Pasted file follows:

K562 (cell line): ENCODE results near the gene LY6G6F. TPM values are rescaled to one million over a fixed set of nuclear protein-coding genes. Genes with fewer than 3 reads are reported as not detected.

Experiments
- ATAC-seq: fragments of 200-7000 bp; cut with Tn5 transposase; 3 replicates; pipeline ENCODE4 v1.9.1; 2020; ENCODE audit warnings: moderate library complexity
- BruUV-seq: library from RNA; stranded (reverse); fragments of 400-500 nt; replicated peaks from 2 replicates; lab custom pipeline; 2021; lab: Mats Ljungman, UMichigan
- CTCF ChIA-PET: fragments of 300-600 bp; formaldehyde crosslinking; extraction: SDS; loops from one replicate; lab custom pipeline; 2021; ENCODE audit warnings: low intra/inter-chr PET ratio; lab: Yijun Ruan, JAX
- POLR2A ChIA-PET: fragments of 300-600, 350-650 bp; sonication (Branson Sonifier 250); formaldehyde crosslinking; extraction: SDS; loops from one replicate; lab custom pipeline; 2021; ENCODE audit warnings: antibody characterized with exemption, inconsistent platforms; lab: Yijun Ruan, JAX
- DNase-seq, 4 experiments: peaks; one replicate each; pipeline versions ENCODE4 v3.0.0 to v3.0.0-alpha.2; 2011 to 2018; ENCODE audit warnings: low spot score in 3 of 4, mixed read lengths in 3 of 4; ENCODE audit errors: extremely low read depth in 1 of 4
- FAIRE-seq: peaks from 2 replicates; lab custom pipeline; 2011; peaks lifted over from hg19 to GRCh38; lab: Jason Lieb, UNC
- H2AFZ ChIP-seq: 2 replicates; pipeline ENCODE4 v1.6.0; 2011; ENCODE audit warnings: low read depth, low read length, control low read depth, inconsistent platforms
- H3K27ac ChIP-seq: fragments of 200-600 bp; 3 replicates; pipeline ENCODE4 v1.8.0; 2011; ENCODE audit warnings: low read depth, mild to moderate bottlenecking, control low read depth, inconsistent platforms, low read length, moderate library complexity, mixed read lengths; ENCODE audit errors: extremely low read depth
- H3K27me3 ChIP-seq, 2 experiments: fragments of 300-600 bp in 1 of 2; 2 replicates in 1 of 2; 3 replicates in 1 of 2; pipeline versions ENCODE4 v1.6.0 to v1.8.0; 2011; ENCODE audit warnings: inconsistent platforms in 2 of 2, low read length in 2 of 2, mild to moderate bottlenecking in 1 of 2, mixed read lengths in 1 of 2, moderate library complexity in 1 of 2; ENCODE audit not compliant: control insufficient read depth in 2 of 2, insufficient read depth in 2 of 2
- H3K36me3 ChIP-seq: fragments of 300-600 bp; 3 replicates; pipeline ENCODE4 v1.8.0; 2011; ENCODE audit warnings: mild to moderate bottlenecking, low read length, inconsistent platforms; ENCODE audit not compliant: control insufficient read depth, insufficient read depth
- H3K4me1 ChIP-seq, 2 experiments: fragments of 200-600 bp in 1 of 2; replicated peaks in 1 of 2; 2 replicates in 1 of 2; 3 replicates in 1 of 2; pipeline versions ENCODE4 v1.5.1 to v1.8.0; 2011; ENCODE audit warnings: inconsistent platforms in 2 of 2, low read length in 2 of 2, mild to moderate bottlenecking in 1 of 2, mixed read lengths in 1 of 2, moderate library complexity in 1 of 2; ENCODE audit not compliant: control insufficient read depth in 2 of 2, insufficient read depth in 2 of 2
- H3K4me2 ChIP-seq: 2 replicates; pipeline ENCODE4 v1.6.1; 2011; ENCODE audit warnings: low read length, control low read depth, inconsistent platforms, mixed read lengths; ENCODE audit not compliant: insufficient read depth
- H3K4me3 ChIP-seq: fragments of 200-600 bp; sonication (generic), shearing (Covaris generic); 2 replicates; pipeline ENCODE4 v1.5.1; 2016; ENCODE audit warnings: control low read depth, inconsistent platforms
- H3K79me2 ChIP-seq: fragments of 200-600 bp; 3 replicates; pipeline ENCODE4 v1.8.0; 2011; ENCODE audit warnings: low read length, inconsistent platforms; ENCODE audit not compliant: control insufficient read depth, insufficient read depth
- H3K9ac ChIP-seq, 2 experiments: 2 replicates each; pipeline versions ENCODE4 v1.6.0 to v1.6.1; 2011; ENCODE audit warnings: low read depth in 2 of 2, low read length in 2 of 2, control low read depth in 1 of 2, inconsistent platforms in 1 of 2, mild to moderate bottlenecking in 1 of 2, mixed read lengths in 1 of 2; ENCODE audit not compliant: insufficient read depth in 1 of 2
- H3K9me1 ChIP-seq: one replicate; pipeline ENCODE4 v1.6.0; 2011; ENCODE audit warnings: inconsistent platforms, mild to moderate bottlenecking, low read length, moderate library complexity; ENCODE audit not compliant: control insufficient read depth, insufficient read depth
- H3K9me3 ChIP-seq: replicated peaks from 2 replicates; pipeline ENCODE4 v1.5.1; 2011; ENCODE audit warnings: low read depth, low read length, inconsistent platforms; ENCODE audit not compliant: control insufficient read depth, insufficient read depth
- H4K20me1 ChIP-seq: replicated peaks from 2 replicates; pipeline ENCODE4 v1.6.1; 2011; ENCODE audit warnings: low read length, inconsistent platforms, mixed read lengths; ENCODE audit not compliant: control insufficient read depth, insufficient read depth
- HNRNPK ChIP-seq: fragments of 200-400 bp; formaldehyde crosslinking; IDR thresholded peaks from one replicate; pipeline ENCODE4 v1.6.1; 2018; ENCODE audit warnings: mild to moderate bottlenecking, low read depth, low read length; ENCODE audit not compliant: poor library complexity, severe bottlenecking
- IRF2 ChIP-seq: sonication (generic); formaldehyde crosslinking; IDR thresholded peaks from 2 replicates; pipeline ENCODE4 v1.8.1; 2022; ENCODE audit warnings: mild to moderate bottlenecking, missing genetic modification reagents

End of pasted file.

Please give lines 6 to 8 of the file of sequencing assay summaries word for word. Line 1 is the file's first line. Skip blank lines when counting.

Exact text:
- POLR2A ChIA-PET: fragments of 300-600, 350-650 bp; sonication (Branson Sonifier 250); formaldehyde crosslinking; extraction: SDS; loops from one replicate; lab custom pipeline; 2021; ENCODE audit warnings: antibody characterized with exemption, inconsistent platforms; lab: Yijun Ruan, JAX
- DNase-seq, 4 experiments: peaks; one replicate each; pipeline versions ENCODE4 v3.0.0 to v3.0.0-alpha.2; 2011 to 2018; ENCODE audit warnings: low spot score in 3 of 4, mixed read lengths in 3 of 4; ENCODE audit errors: extremely low read depth in 1 of 4
- FAIRE-seq: peaks from 2 replicates; lab custom pipeline; 2011; peaks lifted over from hg19 to GRCh38; lab: Jason Lieb, UNC